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Once upon a time (actually just last week), there lived a pointy fairy named Molly Sweet. She was pink and smelled like cotton candy. The pointy part comes in because she gelled her hair up in sharp peaks that shot off in all directions from her head. She didn’t speak.
The other fairies badgered her day and night with questions.
“What’s your name?” They didn’t know her name was Molly Sweet. Only I know which is why I was able to tell you.
“Can I lick you?” She smelled like cotton candy, remember? I hope you’re paying attention ‘cus this shit is important.
“Why is the sky green?” Yes, the sky is green. You’re just color-blind.
“Why do you taste like cotton candy?” One fairy actually got close enough to lick Molly Sweet. He just barely got out the fact that Molly Sweet not only smelled like cotton candy but did indeed also taste like cotton candy just before he died of the injuries Molly Sweet inflicted on him.
No matter what they threw at her, she remained quiet.
No one knew why she didn’t speak. They didn’t know if she was incapable or if she choose not to. She showed up one day (actually just last week) and never said a word. The other fairies were naturally curious.
Fairies are big talkers. They like to share. They like to overshare. They like to fill the air with their jibber jabber. You know that chattering sound you hear that you attribute to grasshoppers rubbing their legs together? That’s really a plague of fairies all talking over one another. From the minute they open their eyes each night they start: their glossy purple stockings, the nectar they supped, flying through the dogwood blossoms, outwitting fireflies, kidnapping babies, disrupting the regimented lives of worker bees and army ants, the smell coming from between a dragon’s toes. On and on, from moonrise to sunset, they produce a ceaseless amount of noise.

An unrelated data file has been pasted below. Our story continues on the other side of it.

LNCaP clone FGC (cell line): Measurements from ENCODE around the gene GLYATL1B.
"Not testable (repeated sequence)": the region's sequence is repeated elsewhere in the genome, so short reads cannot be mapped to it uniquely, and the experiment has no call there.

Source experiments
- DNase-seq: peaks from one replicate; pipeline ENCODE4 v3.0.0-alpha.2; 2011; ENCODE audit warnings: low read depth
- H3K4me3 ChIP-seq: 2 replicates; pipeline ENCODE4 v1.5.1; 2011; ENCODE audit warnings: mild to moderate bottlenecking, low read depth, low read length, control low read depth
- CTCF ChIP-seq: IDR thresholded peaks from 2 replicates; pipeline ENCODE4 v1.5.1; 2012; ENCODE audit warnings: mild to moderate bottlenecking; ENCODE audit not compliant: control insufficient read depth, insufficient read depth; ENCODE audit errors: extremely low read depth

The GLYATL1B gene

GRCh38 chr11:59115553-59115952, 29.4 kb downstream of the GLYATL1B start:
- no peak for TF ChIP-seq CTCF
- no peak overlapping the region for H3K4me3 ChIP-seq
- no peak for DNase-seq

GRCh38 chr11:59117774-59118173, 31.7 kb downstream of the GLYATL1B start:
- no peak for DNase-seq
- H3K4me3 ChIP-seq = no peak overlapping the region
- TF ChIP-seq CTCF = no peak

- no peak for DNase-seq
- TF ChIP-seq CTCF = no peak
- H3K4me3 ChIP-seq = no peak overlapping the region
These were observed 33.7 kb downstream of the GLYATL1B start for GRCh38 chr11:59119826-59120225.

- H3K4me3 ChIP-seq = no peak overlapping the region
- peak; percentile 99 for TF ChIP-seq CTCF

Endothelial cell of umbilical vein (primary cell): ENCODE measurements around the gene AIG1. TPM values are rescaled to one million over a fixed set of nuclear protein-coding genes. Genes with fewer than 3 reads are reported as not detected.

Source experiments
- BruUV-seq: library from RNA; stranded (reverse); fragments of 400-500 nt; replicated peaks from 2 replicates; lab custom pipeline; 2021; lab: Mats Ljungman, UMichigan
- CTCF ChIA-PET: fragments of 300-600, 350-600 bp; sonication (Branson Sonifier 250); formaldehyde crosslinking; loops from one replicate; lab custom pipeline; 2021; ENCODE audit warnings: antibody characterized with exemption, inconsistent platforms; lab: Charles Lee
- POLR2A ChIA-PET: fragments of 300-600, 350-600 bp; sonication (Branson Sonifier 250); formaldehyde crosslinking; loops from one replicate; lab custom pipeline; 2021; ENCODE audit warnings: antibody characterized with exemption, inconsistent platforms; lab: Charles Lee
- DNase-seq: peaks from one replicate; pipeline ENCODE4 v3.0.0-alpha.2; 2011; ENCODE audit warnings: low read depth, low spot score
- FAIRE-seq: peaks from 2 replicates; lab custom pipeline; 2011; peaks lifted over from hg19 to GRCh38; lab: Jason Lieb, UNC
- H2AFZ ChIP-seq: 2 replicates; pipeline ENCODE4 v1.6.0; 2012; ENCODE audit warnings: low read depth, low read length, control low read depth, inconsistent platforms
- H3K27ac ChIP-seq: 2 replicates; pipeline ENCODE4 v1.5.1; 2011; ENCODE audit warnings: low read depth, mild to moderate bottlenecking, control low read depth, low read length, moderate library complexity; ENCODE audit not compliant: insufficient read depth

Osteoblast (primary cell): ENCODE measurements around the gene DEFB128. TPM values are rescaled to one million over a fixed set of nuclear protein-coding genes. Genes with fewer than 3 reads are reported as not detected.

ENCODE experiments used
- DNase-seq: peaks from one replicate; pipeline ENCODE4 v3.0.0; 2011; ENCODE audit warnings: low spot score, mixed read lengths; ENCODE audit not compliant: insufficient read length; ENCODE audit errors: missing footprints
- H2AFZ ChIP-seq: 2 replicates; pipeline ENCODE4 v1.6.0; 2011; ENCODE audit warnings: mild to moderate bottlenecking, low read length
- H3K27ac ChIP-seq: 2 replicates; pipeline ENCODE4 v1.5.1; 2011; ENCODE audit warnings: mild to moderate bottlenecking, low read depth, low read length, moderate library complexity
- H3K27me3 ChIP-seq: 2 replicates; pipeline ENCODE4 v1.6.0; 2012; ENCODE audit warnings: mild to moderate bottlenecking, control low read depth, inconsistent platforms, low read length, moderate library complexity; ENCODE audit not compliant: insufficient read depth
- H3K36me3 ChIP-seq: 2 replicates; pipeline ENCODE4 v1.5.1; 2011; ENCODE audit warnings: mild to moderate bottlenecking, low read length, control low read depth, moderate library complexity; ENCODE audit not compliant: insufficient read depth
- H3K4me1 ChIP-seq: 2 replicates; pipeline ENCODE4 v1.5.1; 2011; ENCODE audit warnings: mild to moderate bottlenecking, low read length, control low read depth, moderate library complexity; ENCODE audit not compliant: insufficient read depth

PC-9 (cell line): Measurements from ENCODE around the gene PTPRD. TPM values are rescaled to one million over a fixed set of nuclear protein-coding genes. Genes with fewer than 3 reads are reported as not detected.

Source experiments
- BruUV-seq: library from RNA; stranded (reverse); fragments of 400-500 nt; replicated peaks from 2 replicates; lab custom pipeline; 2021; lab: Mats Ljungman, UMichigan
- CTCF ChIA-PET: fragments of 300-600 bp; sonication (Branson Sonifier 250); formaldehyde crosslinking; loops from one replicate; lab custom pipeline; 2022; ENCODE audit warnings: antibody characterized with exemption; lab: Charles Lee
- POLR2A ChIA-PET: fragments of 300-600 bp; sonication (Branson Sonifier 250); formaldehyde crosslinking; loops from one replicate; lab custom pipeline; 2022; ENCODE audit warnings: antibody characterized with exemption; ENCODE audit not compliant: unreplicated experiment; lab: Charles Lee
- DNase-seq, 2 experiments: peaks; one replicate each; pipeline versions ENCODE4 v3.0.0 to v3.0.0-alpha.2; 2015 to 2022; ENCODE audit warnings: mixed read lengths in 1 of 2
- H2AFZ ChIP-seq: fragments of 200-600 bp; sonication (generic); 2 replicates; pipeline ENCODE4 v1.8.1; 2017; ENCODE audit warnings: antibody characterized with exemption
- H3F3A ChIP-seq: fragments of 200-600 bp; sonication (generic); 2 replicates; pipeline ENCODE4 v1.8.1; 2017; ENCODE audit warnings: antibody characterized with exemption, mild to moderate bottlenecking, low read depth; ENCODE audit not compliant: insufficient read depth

The other big thing about fairies is that they want what they want when they want it which is usually like now or sooner. So when Molly Sweet didn’t give them any indication of what was up with her, they began a systematic attempt to force a response from her. This wasn’t planned. It’s just how fairies are. You know, the nature of the beast.
They tried everything: banana peels on the pathway she took to the brook, pulling her wings, hiding her hair gel. This lasted about seven minutes. Fairies have short attention spans. Next thing you know, a squirrel ran through their glade and they were off hiding his nuts from him.
Molly Sweet stamped her tiny foot. The jewel encrusted rings on her toes sparkled in the star light.
“Hey,” she screamed out at the disappearing fairies. But it was too late. They were off on new adventures and she was no longer the center of their attention. Her moment of fame had passed.